We should expect to see a divergence during the year on pricing which may kick start much needed deal flow activity and there will be fund managers out there looking to pick up investments at favorable pricing, particularly from sellers looking for liquidity.  There is still a significant amount of dry powder across the market as a whole, from significant fund raisings over the last 3-5 years, therefore there may be a keenness to utilise capital and leverage deals later in the year, if there is an indication that interest rates will start to decrease further over time.

Whilst some of the larger players have still achieved recent successful fund raising in 2023, for a vast majority of managers 2023 was time to undertake cost rationalisation exercises and look and their operating model for the future.

Moving into 2024 we may see a lot of this come to fruition with the industry having gone through technological advances over recent years.  The industry is now consistently moving forward with the use of AI which is making more data accessible to managers and investors to analyse.   With the investors ever increasing demand for secure, more detailed and timely data available in tabular and mobile device form, managers and administrators alike are becoming more cognisant that to continue to move with this times in this market, there a need to evolve and invest in technology and analytics.

For Managers they will be looking to also optimise technology and AI for the benefit of their own regulatory and compliance obligations and also for those of their portfolio companies.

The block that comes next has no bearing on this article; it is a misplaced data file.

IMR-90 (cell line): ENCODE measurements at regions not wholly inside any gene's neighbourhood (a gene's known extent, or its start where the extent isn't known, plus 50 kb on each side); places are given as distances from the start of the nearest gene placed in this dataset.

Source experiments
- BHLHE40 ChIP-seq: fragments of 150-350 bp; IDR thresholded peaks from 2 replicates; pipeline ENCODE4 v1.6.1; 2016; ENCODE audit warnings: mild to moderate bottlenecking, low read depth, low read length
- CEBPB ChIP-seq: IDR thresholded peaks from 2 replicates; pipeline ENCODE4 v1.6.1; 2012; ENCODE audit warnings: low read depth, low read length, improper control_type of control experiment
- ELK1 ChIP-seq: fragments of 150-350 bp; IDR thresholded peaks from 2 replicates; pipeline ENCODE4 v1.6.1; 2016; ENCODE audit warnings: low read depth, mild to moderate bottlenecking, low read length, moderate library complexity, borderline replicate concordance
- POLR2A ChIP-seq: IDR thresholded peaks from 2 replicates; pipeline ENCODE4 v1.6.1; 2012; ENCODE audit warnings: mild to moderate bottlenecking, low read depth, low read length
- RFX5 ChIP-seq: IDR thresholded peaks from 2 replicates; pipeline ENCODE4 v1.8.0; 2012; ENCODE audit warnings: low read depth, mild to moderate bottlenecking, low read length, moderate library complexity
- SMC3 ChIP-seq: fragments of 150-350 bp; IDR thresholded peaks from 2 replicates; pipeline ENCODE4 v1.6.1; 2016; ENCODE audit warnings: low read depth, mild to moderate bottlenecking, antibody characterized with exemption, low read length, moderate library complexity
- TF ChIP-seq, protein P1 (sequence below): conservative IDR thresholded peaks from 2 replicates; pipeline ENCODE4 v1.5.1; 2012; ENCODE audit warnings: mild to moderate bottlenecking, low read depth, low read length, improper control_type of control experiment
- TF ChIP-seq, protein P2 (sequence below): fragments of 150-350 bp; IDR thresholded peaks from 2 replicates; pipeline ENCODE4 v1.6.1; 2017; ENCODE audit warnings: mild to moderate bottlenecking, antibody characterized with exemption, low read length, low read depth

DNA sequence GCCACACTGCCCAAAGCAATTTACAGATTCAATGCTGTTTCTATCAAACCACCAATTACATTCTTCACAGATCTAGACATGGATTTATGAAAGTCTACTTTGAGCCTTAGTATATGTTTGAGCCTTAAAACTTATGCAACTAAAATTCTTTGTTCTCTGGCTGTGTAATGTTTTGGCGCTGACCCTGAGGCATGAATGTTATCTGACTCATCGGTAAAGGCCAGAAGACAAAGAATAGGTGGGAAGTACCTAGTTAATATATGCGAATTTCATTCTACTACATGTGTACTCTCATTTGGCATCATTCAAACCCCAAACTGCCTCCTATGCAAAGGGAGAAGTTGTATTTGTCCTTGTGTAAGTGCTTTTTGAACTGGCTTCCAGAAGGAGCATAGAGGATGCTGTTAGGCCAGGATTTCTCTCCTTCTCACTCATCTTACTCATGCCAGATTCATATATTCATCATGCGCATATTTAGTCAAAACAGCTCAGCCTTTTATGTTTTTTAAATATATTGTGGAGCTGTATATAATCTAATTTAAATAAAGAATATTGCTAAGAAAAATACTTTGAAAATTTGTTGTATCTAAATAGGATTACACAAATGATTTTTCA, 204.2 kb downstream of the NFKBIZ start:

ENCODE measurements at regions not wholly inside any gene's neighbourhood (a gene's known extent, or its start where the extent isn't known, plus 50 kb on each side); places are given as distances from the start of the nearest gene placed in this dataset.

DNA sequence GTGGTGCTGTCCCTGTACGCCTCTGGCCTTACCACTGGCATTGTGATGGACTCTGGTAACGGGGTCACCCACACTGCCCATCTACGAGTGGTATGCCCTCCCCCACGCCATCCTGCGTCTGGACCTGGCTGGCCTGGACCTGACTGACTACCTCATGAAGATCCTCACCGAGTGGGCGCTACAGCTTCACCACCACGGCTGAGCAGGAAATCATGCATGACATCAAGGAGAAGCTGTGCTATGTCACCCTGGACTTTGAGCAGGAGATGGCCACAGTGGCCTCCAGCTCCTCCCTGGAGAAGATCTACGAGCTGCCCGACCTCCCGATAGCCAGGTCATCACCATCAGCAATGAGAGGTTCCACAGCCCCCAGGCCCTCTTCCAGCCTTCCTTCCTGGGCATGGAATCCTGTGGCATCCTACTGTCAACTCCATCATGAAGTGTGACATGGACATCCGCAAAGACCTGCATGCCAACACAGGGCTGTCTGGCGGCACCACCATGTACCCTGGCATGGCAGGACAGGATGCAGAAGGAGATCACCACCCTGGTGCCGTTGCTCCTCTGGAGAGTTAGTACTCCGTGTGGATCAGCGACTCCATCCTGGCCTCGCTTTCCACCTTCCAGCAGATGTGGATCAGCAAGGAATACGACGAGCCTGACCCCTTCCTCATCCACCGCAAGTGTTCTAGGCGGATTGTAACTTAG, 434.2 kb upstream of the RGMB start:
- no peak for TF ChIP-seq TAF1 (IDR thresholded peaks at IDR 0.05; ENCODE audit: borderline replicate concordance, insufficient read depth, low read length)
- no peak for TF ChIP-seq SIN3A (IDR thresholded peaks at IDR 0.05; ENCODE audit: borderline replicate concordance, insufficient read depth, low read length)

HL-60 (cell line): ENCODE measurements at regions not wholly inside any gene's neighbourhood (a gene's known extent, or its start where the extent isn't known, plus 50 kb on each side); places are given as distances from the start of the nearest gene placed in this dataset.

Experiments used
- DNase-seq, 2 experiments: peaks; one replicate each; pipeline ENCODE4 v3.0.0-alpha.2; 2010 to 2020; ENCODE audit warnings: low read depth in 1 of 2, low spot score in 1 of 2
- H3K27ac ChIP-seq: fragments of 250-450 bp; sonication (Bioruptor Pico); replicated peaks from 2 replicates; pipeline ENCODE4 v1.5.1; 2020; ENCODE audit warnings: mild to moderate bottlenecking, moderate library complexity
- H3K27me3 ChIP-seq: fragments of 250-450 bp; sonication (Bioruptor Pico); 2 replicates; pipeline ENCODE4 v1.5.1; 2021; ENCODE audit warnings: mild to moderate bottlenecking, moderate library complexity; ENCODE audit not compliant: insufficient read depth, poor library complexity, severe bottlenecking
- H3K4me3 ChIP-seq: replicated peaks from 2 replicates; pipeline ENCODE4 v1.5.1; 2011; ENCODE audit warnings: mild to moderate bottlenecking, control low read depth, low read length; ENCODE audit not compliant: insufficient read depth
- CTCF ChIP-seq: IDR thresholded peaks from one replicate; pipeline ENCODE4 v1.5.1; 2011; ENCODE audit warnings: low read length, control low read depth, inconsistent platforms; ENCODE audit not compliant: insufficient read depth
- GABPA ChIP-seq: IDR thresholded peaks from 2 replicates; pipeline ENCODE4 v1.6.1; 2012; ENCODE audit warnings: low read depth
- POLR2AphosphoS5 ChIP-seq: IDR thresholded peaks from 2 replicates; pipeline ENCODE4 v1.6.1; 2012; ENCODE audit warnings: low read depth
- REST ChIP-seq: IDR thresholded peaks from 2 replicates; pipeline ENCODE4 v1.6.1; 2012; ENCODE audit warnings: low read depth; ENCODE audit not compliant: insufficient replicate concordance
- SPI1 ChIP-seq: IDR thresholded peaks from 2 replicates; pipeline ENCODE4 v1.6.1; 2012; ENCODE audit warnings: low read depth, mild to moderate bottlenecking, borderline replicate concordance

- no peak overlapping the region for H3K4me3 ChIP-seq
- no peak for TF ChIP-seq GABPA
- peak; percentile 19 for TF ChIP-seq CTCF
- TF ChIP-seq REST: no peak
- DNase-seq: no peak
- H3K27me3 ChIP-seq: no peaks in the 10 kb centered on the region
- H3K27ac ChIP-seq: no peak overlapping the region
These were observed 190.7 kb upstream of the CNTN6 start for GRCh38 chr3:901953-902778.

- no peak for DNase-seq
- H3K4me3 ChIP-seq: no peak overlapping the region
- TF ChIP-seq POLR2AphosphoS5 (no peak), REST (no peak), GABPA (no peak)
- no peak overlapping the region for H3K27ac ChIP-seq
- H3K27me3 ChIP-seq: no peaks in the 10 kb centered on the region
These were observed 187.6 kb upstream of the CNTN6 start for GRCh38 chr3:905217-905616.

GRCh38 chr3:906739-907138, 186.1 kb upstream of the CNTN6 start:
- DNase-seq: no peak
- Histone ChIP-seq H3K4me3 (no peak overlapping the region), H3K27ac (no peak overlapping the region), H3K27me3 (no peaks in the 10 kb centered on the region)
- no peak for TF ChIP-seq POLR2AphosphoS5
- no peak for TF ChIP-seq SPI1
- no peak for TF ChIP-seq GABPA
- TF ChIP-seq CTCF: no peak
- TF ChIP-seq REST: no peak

The year ahead

So looking to go to market in 2024, what can we expect.

We can expect a cost-conscious technology driven manager to be looking to take some advantage of the some market uncertainty and acquire some opportunities where pricing is at a perceived under value or to take advantage of some of the liquidity challenges.  Managers will also been keen to demonstrate continued alignment with investor sentiment toward the environment and sustainability.

New products may also continue to be utilised, exploring further the trend of more evergreen fund structures and continuation vehicles to allow managers to retain their star portfolio investments but also provide liquidity opportunities to their investors.

The secondary market is likely to continue to be active with wider deal flow hoping to show more normalised activity in H2.  For more emerging managers or start ups they will be looking to take advantage of a potential realignment of portfolio diversification of institutional investors, as inflation stabilises and interest rates looking like they will be adjusted in H1.

Whilst there are some positive indicators out there, the environment remains challenging and there is unlikely to be a material positive shifts in the market during 2024.  Globally there is still political instability, with 2024 being election year in both the US and UK, together with ongoing conflicts in Ukraine and Israel effecting market sentiment.

From an administrator perspective, there will be a need to continue to work with managers and support their journey through 2024 and provide solutions to some of their more operational and technological pain points.

According to S&P Global Market Intelligence and Preqin data, there was an unprecedented $2.59 trn of dry powder in the global private equity pot – an 8% rise on the previous year.

So, some reasons to be optimistic but the green shoots will need to be closely monitored.

 

Ashley Vardon joined JTC in 2023 and has over 20 years’ experience in financial services. Within his role as Senior Director, Ashley is responsible for supporting the delivery of client services across the Jersey funds team.

Prior to JTC, Ashley worked as Head of Private Equity for a well-reputable fund administrator. Ashley has specialist expertise in private equity, venture capital, real estate, alternative assets and fund related structures.